The Breach Level Index is a global database that tracks data breaches and measures their severity based on multiple dimensions, including the number of records compromised, the type of data, the source of the breach, how the data was used, and whether or not the data was encrypted. By assigning a severity score to each breach, the Breach Level Index provides a comparative list of breaches, distinguishing data breaches that are a not serious versus those that are truly impactful (scores run 1-10). According to the Breach Level Index, more than 7 billion data records have been exposed since 2013 when the index began benchmarking publicly disclosed data breaches. Breaking it down that is over 3 million records compromised every day or roughly 44 records every second.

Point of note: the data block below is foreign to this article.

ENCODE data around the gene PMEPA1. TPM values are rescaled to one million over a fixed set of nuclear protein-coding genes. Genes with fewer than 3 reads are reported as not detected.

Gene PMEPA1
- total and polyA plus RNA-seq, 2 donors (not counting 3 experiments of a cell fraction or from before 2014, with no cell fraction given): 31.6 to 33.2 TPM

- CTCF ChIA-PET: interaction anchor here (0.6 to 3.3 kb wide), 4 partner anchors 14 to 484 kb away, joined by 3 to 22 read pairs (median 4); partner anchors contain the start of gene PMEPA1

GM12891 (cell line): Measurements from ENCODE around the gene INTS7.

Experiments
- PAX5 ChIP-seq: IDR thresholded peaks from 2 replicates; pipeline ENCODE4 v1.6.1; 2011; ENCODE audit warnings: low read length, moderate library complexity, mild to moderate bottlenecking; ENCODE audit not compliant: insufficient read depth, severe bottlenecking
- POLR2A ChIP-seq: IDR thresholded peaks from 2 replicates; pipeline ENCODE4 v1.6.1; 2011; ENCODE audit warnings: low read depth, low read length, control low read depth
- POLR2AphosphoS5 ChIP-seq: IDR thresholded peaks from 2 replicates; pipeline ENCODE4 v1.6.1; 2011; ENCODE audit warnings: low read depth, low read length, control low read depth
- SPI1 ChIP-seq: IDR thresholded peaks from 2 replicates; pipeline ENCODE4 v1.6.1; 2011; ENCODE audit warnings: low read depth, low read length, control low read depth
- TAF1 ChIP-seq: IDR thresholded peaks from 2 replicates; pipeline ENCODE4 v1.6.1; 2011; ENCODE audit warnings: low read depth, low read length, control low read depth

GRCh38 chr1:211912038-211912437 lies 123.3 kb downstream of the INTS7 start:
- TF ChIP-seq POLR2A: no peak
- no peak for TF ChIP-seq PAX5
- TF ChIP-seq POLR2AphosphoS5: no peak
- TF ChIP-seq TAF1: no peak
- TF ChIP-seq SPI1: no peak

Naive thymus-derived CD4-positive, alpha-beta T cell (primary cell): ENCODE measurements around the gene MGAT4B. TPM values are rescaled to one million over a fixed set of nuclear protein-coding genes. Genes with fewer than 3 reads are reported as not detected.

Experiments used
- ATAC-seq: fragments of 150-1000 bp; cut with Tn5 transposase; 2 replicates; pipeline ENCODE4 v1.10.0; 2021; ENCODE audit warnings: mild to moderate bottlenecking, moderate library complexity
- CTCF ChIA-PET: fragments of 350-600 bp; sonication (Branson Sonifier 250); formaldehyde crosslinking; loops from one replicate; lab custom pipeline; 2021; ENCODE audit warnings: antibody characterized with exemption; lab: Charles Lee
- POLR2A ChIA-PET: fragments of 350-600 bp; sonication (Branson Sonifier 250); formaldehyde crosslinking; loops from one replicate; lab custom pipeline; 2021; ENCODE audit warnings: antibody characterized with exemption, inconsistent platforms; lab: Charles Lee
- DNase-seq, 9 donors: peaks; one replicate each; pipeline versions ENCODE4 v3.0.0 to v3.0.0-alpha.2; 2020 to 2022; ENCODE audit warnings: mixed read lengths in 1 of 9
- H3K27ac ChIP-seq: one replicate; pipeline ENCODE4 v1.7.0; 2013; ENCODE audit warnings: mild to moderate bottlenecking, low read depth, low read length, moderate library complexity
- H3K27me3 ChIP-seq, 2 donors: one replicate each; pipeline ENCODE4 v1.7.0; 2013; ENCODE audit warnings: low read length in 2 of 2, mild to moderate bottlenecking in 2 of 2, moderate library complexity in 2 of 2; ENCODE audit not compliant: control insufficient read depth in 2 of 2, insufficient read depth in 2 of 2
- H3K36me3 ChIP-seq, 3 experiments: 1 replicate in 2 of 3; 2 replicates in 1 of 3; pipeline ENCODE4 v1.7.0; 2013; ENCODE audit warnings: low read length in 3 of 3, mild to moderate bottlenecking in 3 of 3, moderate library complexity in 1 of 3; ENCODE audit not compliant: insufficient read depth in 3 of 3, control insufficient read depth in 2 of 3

Last year, the account access based attack on AdultFriend Finder exposing 400 million records scored a 10 in terms of severity on the Breach Level Index. Other notable breaches in 2016 included Fling (BLI: 9.8), Philippines’ Commission on Elections (COMELEC) (BLI: 9.8), 17 Media (BLI: 9.7) and Dailymotion (BLI: 9.5). In fact, the top 10 breaches in terms of severity accounted for over half of all compromised records. In 2016, Yahoo! reported two major data breaches involving 1.5 billion user accounts, but are not accounted for in the BLI’s 2016 numbers since they occurred in 2013 and 2014.